HIS past caught up with him and tarnished the rest of his life. When former U.N. chief Kurt Waldheim died Thursday at 88, it was not his diplomatic career or Austrian presidency that most first recalled about the man. It was his alleged Nazi past.
Maybe that's unfortunate for someone who served the United Nations for much of the 1970s in what current Secretary-General Ban Ki-moon called "a crucial period in the history of the organization." But Mr. Waldheim ensured that his past would wind up defining him when he chose to run from it.
It was not until he left the international body and was campaigning for president in Austria that revelations began to surface about his activities during World War II. Curiously, his published memoir at the time omitted any mention of his service in Nazi Germany's officer corps.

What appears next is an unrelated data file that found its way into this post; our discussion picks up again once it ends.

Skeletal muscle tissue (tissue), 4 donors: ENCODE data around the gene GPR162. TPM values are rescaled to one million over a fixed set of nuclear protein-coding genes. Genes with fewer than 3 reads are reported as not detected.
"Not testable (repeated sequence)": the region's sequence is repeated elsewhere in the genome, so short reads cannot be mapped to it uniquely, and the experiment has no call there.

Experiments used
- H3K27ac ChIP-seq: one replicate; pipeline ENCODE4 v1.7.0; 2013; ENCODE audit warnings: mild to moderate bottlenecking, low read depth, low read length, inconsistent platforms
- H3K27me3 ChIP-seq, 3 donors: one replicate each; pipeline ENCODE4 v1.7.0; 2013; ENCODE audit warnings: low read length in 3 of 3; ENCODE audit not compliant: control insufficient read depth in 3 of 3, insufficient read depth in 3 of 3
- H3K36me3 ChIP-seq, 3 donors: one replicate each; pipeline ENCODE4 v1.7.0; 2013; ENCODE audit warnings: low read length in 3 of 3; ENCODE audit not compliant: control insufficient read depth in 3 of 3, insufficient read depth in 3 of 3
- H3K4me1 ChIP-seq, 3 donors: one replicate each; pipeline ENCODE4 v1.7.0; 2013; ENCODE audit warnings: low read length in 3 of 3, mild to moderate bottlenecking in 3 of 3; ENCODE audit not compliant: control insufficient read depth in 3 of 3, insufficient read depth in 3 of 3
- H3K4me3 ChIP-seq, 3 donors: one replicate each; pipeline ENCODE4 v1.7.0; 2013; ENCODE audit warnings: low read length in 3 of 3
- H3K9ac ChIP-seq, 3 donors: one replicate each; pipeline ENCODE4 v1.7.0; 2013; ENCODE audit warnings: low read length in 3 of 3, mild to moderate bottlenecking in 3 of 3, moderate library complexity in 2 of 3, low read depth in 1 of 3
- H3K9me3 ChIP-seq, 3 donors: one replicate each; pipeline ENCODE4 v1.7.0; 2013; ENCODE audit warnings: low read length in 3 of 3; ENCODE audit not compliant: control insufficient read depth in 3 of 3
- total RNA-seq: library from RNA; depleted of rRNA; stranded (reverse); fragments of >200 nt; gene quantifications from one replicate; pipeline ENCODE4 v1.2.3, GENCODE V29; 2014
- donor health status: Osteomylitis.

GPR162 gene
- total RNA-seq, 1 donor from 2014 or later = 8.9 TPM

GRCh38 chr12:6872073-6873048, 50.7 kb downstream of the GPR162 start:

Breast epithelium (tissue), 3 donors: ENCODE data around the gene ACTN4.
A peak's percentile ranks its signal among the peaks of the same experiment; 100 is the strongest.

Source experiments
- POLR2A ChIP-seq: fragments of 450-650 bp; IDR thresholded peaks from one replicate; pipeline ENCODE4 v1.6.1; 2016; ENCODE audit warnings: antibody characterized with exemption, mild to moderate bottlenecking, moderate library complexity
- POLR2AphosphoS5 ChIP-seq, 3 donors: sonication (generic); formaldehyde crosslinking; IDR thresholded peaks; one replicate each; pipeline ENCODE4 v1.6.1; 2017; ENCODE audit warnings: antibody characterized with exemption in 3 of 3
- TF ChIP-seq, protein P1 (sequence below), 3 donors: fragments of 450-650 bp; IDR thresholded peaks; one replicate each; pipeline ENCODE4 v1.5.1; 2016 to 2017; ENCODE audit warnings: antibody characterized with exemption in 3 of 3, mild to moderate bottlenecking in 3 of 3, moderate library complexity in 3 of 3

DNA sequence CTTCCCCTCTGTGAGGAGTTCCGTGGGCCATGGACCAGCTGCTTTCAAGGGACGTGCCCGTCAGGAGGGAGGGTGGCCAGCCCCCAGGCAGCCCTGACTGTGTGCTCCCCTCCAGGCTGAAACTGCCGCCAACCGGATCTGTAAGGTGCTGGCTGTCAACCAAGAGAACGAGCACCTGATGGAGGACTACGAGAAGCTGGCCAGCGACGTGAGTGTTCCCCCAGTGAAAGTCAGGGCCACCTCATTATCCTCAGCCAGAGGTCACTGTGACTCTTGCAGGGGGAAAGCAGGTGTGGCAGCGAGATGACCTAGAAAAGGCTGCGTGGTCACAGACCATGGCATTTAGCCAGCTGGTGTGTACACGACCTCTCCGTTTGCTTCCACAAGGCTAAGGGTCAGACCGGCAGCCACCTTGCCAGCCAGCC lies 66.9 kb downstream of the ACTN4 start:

But as documents and accusations began to mount that he belonged to a German army unit that committed World War II atrocities, Mr. Waldheim revised his story. His Wehrmacht career ended in 1941, he said, after he was wounded on the Russian front.
Only later, under intense pressure from all sides, did he finally admit to a more extended service with Hitler's army in the Balkans.
But the tall, erudite Austrian always denied knowing of Nazi war crimes committed there, including the deportations of thousands of Greek Jews.
However, an international panel of historians concluded he knew about the war crimes even if he wasn't involved in them because he was in "direct proximity to criminal actions."
In retrospect Mr. Waldheim would concede that his liberty with the truth was a "mistake." It certainly undermined his credibility.
Eventually he was banned from the U.S. and unwelcome in many countries. But in his homeland, most Austrians refused to believe the refined diplomat was linked to Nazi atrocities, and despite the accusations elected him president.
Kurt Waldheim brought Austria both pride and shame. He was a famous son with a secretive wartime history who, some say, left the world with a huge question mark about his past.
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